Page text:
Live code reload for Go Apps

How we improved our Go development workflow with automatic live code reload

What is live code reload and why it is needed?

Go is a compiled programming language.
This means you have to compile your programs to see the results of your code changes. Doing this can be time consuming, but not because compiling Go programs is slow (it is very fast!).
It is because, every time, you need to stop the current program only to compile and run it again. There are tools out there which can help by recompiling your Go program as soon as one of the source code file changes.

This is live code reload or hot code reload.
. . .

Some background

We have used Go and the Echo framework for the API that powers ednsquare.com. Unfortunately, Echo does not offer yet a way to watch the source code files and restart when one of them changes. This is why we needed to find an external tool to help with this process.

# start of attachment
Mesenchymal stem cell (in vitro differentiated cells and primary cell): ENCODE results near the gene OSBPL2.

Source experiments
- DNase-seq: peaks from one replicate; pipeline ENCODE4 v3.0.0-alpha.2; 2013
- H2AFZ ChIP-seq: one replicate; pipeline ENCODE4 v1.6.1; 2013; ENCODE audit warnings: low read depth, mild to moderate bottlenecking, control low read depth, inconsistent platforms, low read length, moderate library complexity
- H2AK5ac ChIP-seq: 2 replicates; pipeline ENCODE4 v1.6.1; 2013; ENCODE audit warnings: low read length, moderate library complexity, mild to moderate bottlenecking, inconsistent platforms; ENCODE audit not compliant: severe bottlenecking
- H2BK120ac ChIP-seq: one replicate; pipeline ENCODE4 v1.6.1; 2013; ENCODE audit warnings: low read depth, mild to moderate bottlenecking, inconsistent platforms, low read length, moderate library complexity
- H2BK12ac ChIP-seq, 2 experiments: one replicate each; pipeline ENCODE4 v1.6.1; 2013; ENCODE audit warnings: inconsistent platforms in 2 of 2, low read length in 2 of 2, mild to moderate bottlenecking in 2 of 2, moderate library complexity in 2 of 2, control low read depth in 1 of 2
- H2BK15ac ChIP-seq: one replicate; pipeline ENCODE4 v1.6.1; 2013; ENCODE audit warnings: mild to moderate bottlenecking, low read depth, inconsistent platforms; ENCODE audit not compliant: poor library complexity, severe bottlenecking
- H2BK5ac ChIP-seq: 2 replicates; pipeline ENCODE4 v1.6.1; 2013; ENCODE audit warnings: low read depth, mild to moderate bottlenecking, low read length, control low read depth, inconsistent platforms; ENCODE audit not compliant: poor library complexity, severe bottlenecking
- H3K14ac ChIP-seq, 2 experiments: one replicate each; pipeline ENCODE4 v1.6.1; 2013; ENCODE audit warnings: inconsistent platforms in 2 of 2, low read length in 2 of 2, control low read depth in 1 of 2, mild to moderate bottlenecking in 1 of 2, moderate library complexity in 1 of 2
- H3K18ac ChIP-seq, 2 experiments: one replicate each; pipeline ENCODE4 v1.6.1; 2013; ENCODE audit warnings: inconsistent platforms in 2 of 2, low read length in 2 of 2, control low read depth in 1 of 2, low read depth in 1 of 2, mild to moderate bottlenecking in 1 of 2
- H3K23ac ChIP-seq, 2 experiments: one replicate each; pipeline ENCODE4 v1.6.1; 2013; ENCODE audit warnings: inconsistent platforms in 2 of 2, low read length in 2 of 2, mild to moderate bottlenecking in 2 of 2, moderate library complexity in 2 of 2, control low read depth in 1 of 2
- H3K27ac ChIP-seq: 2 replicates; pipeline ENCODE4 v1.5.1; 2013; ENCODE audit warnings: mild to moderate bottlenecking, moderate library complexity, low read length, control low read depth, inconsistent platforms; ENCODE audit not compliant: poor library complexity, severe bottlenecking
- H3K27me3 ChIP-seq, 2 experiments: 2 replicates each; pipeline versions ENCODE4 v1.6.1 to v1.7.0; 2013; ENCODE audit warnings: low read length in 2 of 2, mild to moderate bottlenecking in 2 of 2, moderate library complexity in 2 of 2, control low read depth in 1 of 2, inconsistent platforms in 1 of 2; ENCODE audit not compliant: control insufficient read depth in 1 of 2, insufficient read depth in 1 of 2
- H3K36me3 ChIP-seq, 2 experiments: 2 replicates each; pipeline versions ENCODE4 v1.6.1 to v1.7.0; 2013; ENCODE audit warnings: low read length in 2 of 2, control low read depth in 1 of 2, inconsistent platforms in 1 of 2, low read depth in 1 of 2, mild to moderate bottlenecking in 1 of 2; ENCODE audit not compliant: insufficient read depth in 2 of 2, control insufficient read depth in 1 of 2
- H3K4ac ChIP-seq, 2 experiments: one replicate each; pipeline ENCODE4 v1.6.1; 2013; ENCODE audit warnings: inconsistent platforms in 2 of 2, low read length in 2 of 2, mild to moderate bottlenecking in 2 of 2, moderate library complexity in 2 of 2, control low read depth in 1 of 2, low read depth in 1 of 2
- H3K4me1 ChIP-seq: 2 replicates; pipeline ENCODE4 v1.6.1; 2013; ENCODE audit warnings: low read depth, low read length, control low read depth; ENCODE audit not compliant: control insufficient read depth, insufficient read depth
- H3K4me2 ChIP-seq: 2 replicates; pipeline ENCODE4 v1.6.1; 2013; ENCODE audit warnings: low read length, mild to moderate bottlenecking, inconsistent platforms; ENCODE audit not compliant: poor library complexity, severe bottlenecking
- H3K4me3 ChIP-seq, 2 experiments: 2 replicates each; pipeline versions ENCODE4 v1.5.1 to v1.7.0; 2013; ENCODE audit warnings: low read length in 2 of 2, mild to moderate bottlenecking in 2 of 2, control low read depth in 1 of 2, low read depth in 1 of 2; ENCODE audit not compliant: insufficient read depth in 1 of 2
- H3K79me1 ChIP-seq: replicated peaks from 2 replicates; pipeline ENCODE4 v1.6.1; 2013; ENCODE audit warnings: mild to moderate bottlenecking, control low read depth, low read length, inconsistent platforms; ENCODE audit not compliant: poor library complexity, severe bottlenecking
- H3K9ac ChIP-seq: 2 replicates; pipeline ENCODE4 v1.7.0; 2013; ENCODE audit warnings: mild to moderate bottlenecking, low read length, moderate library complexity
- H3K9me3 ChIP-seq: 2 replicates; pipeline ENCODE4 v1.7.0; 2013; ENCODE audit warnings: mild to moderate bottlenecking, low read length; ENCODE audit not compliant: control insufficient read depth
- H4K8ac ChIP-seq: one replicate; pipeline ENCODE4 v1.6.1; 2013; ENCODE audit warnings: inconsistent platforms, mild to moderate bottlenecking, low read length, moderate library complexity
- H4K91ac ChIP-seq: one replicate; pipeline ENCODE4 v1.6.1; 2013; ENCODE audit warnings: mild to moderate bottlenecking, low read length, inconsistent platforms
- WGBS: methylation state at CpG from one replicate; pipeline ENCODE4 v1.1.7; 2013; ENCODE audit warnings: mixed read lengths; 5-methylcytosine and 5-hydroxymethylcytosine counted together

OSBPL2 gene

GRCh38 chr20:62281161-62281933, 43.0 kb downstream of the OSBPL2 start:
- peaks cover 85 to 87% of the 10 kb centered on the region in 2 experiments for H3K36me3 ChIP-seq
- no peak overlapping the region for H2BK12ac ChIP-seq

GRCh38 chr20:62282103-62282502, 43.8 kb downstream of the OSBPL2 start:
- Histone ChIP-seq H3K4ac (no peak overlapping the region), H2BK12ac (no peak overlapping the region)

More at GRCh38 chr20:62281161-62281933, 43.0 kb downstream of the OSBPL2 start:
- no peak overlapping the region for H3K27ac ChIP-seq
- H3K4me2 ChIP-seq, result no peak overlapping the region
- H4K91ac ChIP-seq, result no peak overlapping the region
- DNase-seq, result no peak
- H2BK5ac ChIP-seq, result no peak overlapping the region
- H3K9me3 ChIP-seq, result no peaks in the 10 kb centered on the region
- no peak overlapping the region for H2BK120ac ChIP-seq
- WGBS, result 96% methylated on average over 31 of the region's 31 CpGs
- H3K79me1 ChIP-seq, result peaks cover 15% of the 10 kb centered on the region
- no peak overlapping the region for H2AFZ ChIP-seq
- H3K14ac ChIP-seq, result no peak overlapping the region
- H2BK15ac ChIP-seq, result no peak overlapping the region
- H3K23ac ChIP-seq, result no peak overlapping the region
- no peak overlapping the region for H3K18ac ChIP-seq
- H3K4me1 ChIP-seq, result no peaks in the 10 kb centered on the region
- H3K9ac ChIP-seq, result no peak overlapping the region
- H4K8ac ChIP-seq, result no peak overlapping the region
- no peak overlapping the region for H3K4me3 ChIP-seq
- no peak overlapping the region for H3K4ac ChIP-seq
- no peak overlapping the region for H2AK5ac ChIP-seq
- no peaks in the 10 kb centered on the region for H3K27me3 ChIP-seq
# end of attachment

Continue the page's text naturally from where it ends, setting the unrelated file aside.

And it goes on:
We're using Docker and we run our apps inside containers. This means the tool which would help us with live code reloading must work in such an environment.
. . .

Realize

Our first search lead us to a tool called realize.
We thought it would be a good fit for us because we like to use Go as much as possible and realize is a tool created with Go.
Unfortunately, getting started with realize proven to be a bit tricky. They are using urfave/cli to create their cli application. Yet, in their code, they are loading it from gopkg.in/urfave/cli.v2 instead of github.com/urfave/cli/v2. This causes all sort of issues with Go 1.14 and modules.
A few issue reports, like this one suggests a few fixes, but none of them worked for us in Go 1.14.
There is also a pull request which seems to fix this particular problem but which hasn't been accepted yet. Unfortunately, the project does not seem maintained anymore. This means we're back to searching.